Monday, January 07, 2008

On Morality and Intellectual Dishonesty

[Originally posted at on October 7, 2006]

One argument that I often hear from right-wing Christians is that the fact that homosexuality is natural does not mean we have to condone it. After all, so is pedophilia, and we don't condone it, do we? That is a misguided and morally dishonest argument.

The fact that society (as a whole, not just a religiously-affiliated segment of society) does not condone pedophilia comes from the realization that one of the two parties involved in the sexual act is a minor. The law has many special provisions concerning minors. For example, a minor cannot enter into a legal contract without the permission of his parents or guardians. Minors can't drink. They cannot vote. With diminished right, come also diminished responsibilities and increased protection. Society considers minors victims in a sexual relationship with an adult. And the law makes theoretically no distinctions based on the age of the minor. Whether the minor is six or sixteen years old, the perpetrator can be prosecuted.

There are some people who attempt to put pedophilia and homosexuality on the same level. That requires an astonishing degree of religious fanaticism or intellectual dishonesty. An honest believer can still consider homosexuality wrong, but only from a religious perspective. Homophobia, meet sin. Absent the concept of sin, all that is left is a homosexual relationship that does not involve a minor (if that were the case, it would be pedophilia), just two consenting adults. There is no victim. The only way one can envision the existence of a victim in a homosexual relationship is if one accepts the position, rather the dogma, that God condemns people "who choose the homosexual lifestyle."

I do not have a horse in this race: I am not gay, I know of no gay people in my family, and I have no openly gay friends (no, I am not a homophobe, either.) Nevertheless, as a fellow human being I cannot accept the discrimination that unreasonably targets a minority that, vocal and well-funded as it is, needs all the help it can get to overcome the cacophony of judgemental venom that is poured upon it day after day after day by people who define morality in terms of sexuality.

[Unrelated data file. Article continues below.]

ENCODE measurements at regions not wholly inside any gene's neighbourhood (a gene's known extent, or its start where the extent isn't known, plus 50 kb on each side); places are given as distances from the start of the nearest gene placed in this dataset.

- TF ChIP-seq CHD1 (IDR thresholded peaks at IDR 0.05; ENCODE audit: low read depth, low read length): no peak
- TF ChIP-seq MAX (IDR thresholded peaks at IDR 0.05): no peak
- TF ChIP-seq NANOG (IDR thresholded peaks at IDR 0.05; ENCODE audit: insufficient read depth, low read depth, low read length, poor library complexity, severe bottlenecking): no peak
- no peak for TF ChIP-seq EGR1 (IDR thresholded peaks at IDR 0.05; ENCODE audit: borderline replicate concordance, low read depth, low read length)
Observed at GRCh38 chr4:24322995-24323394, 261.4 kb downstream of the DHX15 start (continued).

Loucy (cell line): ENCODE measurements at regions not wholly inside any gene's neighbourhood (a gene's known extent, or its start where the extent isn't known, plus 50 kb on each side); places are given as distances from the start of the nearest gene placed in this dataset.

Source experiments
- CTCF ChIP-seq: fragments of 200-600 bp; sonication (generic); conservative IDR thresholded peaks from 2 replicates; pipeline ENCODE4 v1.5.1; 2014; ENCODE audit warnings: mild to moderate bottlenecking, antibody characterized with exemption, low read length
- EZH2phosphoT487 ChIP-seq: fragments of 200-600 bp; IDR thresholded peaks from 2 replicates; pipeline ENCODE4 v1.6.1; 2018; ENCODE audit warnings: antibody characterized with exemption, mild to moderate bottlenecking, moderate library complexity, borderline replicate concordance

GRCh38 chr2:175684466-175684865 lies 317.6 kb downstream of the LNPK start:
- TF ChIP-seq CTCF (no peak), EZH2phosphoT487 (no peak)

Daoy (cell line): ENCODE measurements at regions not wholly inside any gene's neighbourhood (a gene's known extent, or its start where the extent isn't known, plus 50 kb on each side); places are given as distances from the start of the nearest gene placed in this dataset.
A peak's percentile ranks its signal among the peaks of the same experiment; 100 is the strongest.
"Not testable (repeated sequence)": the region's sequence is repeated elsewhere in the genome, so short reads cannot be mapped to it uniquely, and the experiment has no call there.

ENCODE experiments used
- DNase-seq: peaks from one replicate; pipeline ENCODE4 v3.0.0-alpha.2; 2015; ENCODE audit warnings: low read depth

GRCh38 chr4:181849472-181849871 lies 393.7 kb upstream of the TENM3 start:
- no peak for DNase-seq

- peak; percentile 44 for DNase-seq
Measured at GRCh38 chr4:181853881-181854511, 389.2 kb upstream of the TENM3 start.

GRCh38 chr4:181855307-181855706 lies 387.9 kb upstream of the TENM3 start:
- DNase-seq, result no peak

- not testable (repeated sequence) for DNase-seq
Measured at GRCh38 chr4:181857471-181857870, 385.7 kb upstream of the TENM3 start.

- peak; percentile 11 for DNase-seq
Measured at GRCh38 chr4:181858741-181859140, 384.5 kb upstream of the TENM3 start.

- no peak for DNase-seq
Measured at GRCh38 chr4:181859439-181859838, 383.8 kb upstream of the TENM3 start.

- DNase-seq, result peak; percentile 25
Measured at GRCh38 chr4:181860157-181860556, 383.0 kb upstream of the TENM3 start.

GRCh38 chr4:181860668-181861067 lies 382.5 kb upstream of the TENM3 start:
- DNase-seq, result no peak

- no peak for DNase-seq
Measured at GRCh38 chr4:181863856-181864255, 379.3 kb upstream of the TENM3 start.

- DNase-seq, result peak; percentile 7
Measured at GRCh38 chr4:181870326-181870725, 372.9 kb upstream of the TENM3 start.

We should not demand that religious people embrace the viewpoint of those, like us, that consider homosexuality just another of the infinite possibilities of life. They are entitled to their misguided and unfortunate belief. But we should indeed demand that religious people, of all stripes, stop confining those of us who have different sexual instincts to second-class citizenship. And should help gays and lesbians be protected from repugnant comparisons that seek to put them and pedophiles on the same (im)moral ground.

The fact is that we need to convey the idea that homosexuality is no more a preference than left-handedness or the color of one's skin (and there are certainly parallels throughout history in how people of different colors and homosexuals have been fiercely persecuted). To define homosexuality as sexual-preference also implies the idea that a person can force him or herself to change his preference, with some level of training. It misleads people into thinking that given the choice between Angelina Jolie, Scarlett Johansson, and Nathan Lane, a homosexual man might choose one of the two goddesses, where in fact his choice lies between Nathan Lane or moving on. Many homosexuals attest that their sexual orientation manifested as early as the first few grades of school. Attempts to change it are mostly unsuccessful and may lead (and have in fact led) to unspeakable trauma both for "converts" and for the family they have gone to build in perpetuation of biological a lie.

Perhaps we need to redefine the terminology that we use to refer to homosexual people. We need to do a better job at teaching society to see homosexual as simply human beings, rather than deviants or mistakes of nature. Just as we have moved from calling people handicapped or disabled, because of the connotation of inferiority which is so often completely unjustified (the more sensible and sensitive term is differently-abled) we may need to change the way we talk about homosexuals, to redefine reality in more humane and sensitive terms. We should try to do away with the odious connotations attached to words like homosexual and gay, and replace them with something that more accurately reflects nature and reality, like differently-inclined. Whatever we do, we cannot let these immoral and bigoted attacks on our brothers and sisters continue, without having to accept a big chunk of the blame for their continued segregation. If we do, we will be next in line.

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